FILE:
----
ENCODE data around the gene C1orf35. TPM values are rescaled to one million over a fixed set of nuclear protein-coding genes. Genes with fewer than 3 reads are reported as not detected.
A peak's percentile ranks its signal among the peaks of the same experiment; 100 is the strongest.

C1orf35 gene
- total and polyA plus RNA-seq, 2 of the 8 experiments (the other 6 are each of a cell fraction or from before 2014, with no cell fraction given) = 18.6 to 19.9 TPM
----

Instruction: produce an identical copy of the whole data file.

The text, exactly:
ENCODE data around the gene C1orf35. TPM values are rescaled to one million over a fixed set of nuclear protein-coding genes. Genes with fewer than 3 reads are reported as not detected.
A peak's percentile ranks its signal among the peaks of the same experiment; 100 is the strongest.

C1orf35 gene
- total and polyA plus RNA-seq, 2 of the 8 experiments (the other 6 are each of a cell fraction or from before 2014, with no cell fraction given) = 18.6 to 19.9 TPM